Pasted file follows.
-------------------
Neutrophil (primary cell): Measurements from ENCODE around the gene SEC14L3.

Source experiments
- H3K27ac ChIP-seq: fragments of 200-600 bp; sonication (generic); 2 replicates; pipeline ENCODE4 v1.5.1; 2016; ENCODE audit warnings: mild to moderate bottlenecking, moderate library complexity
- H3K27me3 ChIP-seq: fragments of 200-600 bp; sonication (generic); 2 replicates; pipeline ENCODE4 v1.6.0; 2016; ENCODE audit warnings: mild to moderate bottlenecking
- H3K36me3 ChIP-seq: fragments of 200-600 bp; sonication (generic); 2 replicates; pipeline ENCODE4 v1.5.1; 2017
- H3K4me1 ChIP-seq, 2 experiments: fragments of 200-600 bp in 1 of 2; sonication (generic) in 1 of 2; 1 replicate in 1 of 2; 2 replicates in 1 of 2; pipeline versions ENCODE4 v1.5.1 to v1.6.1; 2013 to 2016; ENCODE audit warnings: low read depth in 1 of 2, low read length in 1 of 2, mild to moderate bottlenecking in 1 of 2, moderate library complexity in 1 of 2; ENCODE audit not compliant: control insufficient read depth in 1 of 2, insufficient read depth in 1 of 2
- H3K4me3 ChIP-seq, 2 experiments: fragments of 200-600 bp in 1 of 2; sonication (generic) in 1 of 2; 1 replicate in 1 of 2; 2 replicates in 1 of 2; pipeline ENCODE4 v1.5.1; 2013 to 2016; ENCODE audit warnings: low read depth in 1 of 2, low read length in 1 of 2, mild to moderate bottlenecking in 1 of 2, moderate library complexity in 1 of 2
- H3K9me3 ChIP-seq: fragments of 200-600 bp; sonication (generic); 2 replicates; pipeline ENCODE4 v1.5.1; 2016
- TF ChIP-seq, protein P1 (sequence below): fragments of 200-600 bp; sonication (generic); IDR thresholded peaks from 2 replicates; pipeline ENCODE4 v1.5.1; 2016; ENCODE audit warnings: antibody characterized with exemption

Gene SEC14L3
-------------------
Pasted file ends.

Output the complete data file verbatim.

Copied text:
Neutrophil (primary cell): Measurements from ENCODE around the gene SEC14L3.

Source experiments
- H3K27ac ChIP-seq: fragments of 200-600 bp; sonication (generic); 2 replicates; pipeline ENCODE4 v1.5.1; 2016; ENCODE audit warnings: mild to moderate bottlenecking, moderate library complexity
- H3K27me3 ChIP-seq: fragments of 200-600 bp; sonication (generic); 2 replicates; pipeline ENCODE4 v1.6.0; 2016; ENCODE audit warnings: mild to moderate bottlenecking
- H3K36me3 ChIP-seq: fragments of 200-600 bp; sonication (generic); 2 replicates; pipeline ENCODE4 v1.5.1; 2017
- H3K4me1 ChIP-seq, 2 experiments: fragments of 200-600 bp in 1 of 2; sonication (generic) in 1 of 2; 1 replicate in 1 of 2; 2 replicates in 1 of 2; pipeline versions ENCODE4 v1.5.1 to v1.6.1; 2013 to 2016; ENCODE audit warnings: low read depth in 1 of 2, low read length in 1 of 2, mild to moderate bottlenecking in 1 of 2, moderate library complexity in 1 of 2; ENCODE audit not compliant: control insufficient read depth in 1 of 2, insufficient read depth in 1 of 2
- H3K4me3 ChIP-seq, 2 experiments: fragments of 200-600 bp in 1 of 2; sonication (generic) in 1 of 2; 1 replicate in 1 of 2; 2 replicates in 1 of 2; pipeline ENCODE4 v1.5.1; 2013 to 2016; ENCODE audit warnings: low read depth in 1 of 2, low read length in 1 of 2, mild to moderate bottlenecking in 1 of 2, moderate library complexity in 1 of 2
- H3K9me3 ChIP-seq: fragments of 200-600 bp; sonication (generic); 2 replicates; pipeline ENCODE4 v1.5.1; 2016
- TF ChIP-seq, protein P1 (sequence below): fragments of 200-600 bp; sonication (generic); IDR thresholded peaks from 2 replicates; pipeline ENCODE4 v1.5.1; 2016; ENCODE audit warnings: antibody characterized with exemption

Gene SEC14L3